SimplePie 1.3.1 is now available. Upgrade now!

SimplePie Documentation.  Learn how to use this thing.  It's way better than going to school.

You are here: Documentation » SimplePie Plugins and Integration » WordPress » SimplePie Plugin for WordPress » Getting Started

Getting Started

SimplePie Plugin for WordPress has a control panel that lets you configure all sorts of settings. These settings are applied globally to all uses of the plugin by default, and makes it simple to change the settings for all of your feeds with a single click (very few, at least). If you want to override the default settings for a specific feed, or any other kind of customization, check out the Customization page for more information.

Navigation

The Basics

Let's start with something basic:

<?php echo SimplePieWP('http://simplepie.org'); ?>

This code sample will display the feed using all of the default settings. If you ever want to change the settings for this feed, you could do everything directly from the control panel, as we're not overriding any settings in this example. It will display the default number of items using the default template, and will apply all other default settings (that you've configured in your control panel).

We're also utilizing SimplePie's built-in auto-discovery feature to discover the feed for this particular website even though we only entered the website address.

Newbie Note: Where do I put the code?

If you're familiar with WordPress, you'll know that you CAN put pure PHP code into your templates by editing the template code itself. Adding things to your sidebar is documented in the WordPress wiki in an article called "Customizing your Sidebar". Additional links for tweaking stuff in WordPress (and just the basic fundamentals of doing stuff in PHP) are noted in "What do I need to know".

Normally you CANNOT put pure PHP code into your posts/pages, but you can enable this functionality by installing a plugin such as Exec-PHP.

Overriding Settings (Basic)

Additionally, you can override the default settings for any specific SimplePie instance by passing parameters directly to the SimplePieWP() function. Here is an example of what passing parameters could look like:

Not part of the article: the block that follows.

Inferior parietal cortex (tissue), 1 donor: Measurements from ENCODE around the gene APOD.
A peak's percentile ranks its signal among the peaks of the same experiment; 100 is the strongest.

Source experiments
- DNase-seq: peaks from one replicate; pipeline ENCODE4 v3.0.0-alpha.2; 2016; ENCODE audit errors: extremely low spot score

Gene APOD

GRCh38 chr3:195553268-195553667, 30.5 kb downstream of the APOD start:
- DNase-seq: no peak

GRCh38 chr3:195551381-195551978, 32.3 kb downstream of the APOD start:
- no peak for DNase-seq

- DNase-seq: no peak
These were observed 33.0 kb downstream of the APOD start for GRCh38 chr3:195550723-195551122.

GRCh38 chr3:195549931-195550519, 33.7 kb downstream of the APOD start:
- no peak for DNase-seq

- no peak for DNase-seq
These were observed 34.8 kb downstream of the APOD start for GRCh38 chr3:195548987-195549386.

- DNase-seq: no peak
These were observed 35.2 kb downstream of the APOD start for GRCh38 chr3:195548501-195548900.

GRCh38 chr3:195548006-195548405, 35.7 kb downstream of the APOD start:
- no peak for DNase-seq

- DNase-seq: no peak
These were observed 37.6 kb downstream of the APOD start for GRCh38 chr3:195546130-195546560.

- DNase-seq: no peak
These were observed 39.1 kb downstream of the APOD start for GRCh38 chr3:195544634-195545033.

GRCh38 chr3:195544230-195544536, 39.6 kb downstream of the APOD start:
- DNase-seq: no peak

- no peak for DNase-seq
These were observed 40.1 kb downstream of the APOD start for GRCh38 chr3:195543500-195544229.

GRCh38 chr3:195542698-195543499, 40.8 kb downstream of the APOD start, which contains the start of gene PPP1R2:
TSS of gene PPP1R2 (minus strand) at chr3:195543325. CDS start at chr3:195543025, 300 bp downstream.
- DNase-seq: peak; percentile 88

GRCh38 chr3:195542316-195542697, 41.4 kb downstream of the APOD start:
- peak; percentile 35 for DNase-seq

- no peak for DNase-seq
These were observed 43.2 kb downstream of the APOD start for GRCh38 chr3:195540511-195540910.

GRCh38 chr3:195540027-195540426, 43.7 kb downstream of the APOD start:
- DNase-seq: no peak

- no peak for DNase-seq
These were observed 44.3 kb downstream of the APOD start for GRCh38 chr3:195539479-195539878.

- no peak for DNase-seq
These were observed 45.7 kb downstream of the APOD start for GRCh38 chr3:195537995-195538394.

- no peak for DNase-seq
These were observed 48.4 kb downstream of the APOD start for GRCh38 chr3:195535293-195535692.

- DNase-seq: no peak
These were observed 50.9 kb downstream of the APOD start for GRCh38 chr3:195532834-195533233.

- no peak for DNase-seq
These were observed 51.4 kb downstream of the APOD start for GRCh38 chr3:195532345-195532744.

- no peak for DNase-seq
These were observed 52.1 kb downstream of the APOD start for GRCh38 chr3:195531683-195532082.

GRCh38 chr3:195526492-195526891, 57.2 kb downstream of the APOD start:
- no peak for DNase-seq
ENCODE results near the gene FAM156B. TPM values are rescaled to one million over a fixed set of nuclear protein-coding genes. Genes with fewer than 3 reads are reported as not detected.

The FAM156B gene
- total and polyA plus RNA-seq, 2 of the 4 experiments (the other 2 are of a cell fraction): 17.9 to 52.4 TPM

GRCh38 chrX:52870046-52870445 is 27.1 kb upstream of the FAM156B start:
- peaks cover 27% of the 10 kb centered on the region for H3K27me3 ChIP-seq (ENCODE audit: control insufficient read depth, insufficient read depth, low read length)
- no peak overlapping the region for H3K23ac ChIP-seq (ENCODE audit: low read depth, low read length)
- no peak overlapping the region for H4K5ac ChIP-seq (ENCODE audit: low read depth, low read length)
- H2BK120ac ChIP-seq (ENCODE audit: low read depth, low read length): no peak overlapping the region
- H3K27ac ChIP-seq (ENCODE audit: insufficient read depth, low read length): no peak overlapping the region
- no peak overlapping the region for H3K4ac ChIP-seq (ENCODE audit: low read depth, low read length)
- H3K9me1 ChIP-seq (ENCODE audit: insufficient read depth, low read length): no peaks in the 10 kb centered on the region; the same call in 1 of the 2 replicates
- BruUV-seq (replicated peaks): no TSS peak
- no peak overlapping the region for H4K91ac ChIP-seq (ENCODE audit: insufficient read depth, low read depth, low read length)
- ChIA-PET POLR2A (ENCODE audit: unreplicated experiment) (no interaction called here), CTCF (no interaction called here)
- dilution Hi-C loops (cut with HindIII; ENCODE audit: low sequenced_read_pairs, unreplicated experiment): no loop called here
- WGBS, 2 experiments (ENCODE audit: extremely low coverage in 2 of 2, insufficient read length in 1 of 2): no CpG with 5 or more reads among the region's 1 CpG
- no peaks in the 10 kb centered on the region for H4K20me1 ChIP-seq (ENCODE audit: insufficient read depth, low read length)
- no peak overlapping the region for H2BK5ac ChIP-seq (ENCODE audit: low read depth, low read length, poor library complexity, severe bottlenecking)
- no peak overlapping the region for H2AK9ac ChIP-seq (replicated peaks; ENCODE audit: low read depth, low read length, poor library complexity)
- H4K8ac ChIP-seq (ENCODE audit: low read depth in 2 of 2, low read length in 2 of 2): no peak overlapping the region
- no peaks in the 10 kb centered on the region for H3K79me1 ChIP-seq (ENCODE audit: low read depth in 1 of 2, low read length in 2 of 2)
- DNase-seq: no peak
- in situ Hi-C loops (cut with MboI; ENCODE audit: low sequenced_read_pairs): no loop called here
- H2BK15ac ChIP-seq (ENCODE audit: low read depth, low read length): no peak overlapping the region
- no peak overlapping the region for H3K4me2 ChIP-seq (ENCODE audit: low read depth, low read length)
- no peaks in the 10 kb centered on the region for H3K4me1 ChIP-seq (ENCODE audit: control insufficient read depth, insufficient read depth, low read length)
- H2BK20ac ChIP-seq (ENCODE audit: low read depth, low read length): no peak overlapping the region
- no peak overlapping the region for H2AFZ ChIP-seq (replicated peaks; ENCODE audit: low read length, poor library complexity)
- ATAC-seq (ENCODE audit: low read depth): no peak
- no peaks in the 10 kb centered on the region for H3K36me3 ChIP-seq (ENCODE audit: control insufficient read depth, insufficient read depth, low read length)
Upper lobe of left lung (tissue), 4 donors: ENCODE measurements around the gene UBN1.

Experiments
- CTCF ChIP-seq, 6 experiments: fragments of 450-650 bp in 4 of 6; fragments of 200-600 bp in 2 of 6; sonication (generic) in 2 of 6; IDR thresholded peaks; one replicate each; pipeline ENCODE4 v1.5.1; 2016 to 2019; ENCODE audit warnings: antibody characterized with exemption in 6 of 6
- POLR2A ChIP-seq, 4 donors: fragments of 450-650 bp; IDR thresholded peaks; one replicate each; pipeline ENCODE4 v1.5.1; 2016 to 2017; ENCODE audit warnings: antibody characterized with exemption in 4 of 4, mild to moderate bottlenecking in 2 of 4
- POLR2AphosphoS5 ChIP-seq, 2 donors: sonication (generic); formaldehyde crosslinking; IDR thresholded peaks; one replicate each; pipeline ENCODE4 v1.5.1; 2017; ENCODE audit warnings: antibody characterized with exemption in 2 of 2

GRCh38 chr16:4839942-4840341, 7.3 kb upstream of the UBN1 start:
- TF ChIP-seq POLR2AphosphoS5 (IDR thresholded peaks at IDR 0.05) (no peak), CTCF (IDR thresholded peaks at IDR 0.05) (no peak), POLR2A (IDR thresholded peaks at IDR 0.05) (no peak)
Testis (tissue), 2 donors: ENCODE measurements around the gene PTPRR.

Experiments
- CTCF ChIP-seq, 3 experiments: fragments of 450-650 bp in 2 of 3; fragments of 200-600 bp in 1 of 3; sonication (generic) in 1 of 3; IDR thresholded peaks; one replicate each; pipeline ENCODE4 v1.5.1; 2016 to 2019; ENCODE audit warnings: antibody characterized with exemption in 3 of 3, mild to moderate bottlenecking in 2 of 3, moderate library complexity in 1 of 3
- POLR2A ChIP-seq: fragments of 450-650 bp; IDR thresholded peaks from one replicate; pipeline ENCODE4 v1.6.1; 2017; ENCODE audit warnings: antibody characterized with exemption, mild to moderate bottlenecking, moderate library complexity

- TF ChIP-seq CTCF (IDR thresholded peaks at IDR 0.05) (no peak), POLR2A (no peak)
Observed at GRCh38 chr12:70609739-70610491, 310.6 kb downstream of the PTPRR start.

<?php
echo SimplePieWP('http://simplepie.org', array(
	'items' => 5,
	'cache_duration' => 1800,
	'date_format' => 'j M Y, g:i a'
));
?>

In the above example, we've chosen to accept ALL of the default settings (configured in the options panel), but we've overridden (a) the number of items to display, (b) the number of seconds to cache the feed for, and ( c ) the date formatting on a per-feed basis.

Newbie Note: Letters, Numbers, and telling the Truth

It's good to know the difference between “Strings” (e.g. text, words, letters) and “Integers” (whole numbers). Notice in the above example that the value for items is simply 5, without quotes. That's because this value is an integer (whole number) and needs to be treated as such. On the other hand, the value for date_format has single quote marks around it. That's because this value is a string (text, words, letters) and needs to be treated as such.

There is another data type called a “Float.” Float is short for floating-point, or better known as a decimal point. These are essentially numbers that are not whole numbers. For example, 10 is an integer (whole number), while 10.5 is a float (contains a partial whole number). When we talk about numbers in programming, we're referring to integers and floats.

Lastly, we have a “Boolean.” Booleans only have two possible values: true or false. It's basically the on/off switch of programming. Either we do or we don't. Booleans could also be known as “toggles.”

Newbie Note: false vs. 'false'

Here's a place where many newbies make mistakes. They might set something like the following, which will confuse PHP.

'enable_cache' => 'false'

What's wrong here? You passed in a string instead of a boolean value. This is what happened in the above example:

  1. You set the value to 'false' in an attempt to NOT do something.
  2. PHP sees 'false' , notices the quote marks, and says to itself “Ah, this is a string value that they're passing in!” Programming languages are dumb because they can't read minds. :)
  3. PHP replies with “yes, this string DOES have a value to it”, and will respond in the positive instead of the negative (which is what we wanted).
  4. SimplePie will do the opposite of what you intended.

What you need to do is use false (without the quotes – because this is a boolean, not a string), like so.

'enable_cache' => false

With this, SimplePie (and PHP) will respond correctly.

Multifeeds

As if all of this wasn't enough, the plugin also supports what we affectionately call “Multifeeds”. This allows you to merge multiple feeds together and sort the items by time and date. Using Multifeeds is as simple as passing in an array of URLs instead of a single URL:

<?php
echo SimplePieWP(array(
	'http://feeds.feedburner.com/simplepie',
	'http://laughingmeme.org/category/magpie/feed/'
), array(
	'items' => 5,
	'cache_duration' => 1800,
	'date_format' => 'j M Y, g:i a'
));
?>

Now, notice that I said “sort the items by time and date.” So, what happens if a feed is missing a time/date-stamp? They won't sort. (Duh.) Sorting by date requires ALL individual items in ALL merged feeds to have time/date-stamps associated with them.


plugins/wordpress/simplepie_plugin_for_wordpress/usage.txt · Last modified: 2011/03/05 19:56 (external edit)